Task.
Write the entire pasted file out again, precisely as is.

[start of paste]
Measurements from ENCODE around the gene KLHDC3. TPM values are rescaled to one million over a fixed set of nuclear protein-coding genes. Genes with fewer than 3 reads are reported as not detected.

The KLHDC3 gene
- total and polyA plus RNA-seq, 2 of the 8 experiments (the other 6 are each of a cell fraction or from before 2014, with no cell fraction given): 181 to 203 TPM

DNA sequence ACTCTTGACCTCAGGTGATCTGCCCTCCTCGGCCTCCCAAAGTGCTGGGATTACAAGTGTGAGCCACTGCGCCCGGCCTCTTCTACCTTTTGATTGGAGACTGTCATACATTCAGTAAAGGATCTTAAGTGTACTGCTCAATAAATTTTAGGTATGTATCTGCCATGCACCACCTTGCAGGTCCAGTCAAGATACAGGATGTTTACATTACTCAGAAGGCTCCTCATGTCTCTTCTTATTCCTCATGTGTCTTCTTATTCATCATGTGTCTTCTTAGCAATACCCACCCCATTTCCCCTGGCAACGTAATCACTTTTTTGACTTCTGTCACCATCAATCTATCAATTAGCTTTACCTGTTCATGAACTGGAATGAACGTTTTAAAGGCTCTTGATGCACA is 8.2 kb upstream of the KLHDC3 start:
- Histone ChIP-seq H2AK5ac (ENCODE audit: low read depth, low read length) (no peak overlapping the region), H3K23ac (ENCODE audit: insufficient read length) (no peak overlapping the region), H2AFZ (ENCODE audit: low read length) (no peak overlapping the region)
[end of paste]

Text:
Measurements from ENCODE around the gene KLHDC3. TPM values are rescaled to one million over a fixed set of nuclear protein-coding genes. Genes with fewer than 3 reads are reported as not detected.

The KLHDC3 gene
- total and polyA plus RNA-seq, 2 of the 8 experiments (the other 6 are each of a cell fraction or from before 2014, with no cell fraction given): 181 to 203 TPM

DNA sequence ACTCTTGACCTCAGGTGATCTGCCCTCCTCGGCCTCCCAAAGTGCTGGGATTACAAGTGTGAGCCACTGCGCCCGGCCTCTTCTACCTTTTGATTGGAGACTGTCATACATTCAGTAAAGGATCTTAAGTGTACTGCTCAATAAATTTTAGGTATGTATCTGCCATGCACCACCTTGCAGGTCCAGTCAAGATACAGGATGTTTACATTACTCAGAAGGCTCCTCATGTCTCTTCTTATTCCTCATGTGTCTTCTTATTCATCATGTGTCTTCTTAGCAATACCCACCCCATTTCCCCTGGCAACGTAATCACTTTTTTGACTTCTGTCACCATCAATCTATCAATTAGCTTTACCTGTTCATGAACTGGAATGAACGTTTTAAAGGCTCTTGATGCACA is 8.2 kb upstream of the KLHDC3 start:
- Histone ChIP-seq H2AK5ac (ENCODE audit: low read depth, low read length) (no peak overlapping the region), H3K23ac (ENCODE audit: insufficient read length) (no peak overlapping the region), H2AFZ (ENCODE audit: low read length) (no peak overlapping the region)